“Prasa paid R2.6-billion towards those locomotives and 13 of those locomotives were, in fact, dispatched to South Africa. They arrived and, of course, after arriving there was a court case that determined that those locomotives were too tall,” Ramatlakane said.

“The truth is those trains are not too tall to go under the bridge. That is something else for another day. At the moment, [of] the 13 locomotives here under the Stadler agreement, seven were auctioned before our arrival in Spain and raised only R65-million. So that process was halted to find a way to address this because to continue with it would have been like throwing money into a fire,” Ramatlakane said.

(Ramatlakane appears to have also made slanderous remarks about Daily Maverick Scorpio investigative journalist Pieter-Louis Myburgh, who exposed the bulk of Prasa’s corruption. Daily Maverick will address these remarks over the coming days. – Ed)


He said 44 Prasa employees were implicated in the Swifambo contract. Some were undergoing internal disciplinary processes and 33 had been suspended, 11 of whom had tendered voluntary resignations.

Prasa CEO David Mphelo said of the 33 suspended employees, 19 of the cases were complete. Four employees were fighting their suspensions in court, four had been dismissed and the cases of another six were still in progress.

prasa rail infrastructure

The Old Benrose Station, Johannesburg, shows the remains of what were once several railway lines. (Photo: Shiraaz Mohamed)

The beleaguered passenger rail agency has embarked on a costly recovery process after criminals caused incalculable damage to the company’s rail network infrastructure, much of which occurred during the height of the Covid-19 lockdowns.  

Mbalula said 10 rail corridors would be recovered in September and October. A rail corridor connects two or more large metropolitan areas.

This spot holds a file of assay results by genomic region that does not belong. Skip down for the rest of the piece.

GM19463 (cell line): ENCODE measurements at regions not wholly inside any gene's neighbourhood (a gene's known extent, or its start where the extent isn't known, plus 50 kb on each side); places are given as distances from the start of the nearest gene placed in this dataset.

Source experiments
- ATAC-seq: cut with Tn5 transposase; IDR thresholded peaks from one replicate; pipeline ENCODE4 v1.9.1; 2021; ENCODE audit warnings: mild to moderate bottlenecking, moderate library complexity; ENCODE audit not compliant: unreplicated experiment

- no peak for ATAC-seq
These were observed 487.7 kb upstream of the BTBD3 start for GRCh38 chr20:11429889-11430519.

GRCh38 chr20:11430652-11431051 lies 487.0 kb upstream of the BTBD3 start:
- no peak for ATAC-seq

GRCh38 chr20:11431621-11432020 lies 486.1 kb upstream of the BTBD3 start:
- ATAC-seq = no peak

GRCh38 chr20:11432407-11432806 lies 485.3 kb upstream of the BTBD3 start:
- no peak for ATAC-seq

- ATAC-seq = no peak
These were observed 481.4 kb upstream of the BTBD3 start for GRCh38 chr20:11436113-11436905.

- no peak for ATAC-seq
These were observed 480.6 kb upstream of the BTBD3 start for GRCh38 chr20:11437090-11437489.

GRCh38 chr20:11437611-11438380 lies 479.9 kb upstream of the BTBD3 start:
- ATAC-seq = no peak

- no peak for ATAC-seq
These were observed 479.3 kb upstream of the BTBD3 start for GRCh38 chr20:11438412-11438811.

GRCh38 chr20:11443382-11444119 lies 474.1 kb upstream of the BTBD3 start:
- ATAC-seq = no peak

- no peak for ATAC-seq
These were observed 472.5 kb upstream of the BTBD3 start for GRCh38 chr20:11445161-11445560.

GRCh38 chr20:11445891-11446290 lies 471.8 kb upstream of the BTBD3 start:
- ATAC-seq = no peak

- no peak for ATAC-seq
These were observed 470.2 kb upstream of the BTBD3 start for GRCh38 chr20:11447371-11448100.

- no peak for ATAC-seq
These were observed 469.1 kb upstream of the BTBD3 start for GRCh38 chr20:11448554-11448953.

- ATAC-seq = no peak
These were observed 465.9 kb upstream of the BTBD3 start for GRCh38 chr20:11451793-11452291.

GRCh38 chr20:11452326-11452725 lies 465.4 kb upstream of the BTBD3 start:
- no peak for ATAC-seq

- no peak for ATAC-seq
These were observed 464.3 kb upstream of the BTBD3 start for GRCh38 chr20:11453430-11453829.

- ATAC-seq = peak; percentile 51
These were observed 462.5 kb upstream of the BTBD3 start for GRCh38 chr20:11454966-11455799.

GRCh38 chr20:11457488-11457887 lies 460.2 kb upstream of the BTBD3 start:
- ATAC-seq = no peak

He said Prasa was a capital-intensive company faced with a problem of procurement and that when staff joined the company, “They focus on Project Stealing. Our project here is a project to recover.”

Mbalula promised to throw his weight behind the Prasa board in its endeavour to end corruption and recover. He said the board needed to deal with ineptness and consequence management at Prasa, especially where tenders are concerned.

“You are the board. You have to reach your deadlines. Failure to help me will be your downfall,” said Mbalula. DM

Read Part One in this Daily Maverick series: “Trains to return in 10 of South Africa’s rail corridors by September, vows Mbalula


Comments - Please in order to comment.

  • Dennis Bailey says:

    As if … really Minister Mbulula. There’s nothing left to loot.

  • Jeremy Stephenson says:

    Please spare us the grandstanding. The (previous) Public Protectors report was released in August 2015, and laid bare the widespread looting of Prasa. A year later, in August 2016 it was revealed that the ANC had received R79 million in kickbacks from a dodgy contract. In March 2017 the Prasa board reached out to Cabinet and the Transport Portfolio committee asking for urgent intervention into the capture of Prasa. Instead of doing something useful, the then minister Peters sacked the Board. Prasa continued to be actively sabotaged by government. At one point the Prasa board had to take the Hawks to court to compel them to take action in respect of corruption that it had reported. What happened? Nothing. And now in 2022, our Minister, who by the way has held office for 3 whole years, dares to swagger around like he’s the new sheriff in town, here to clean the place up.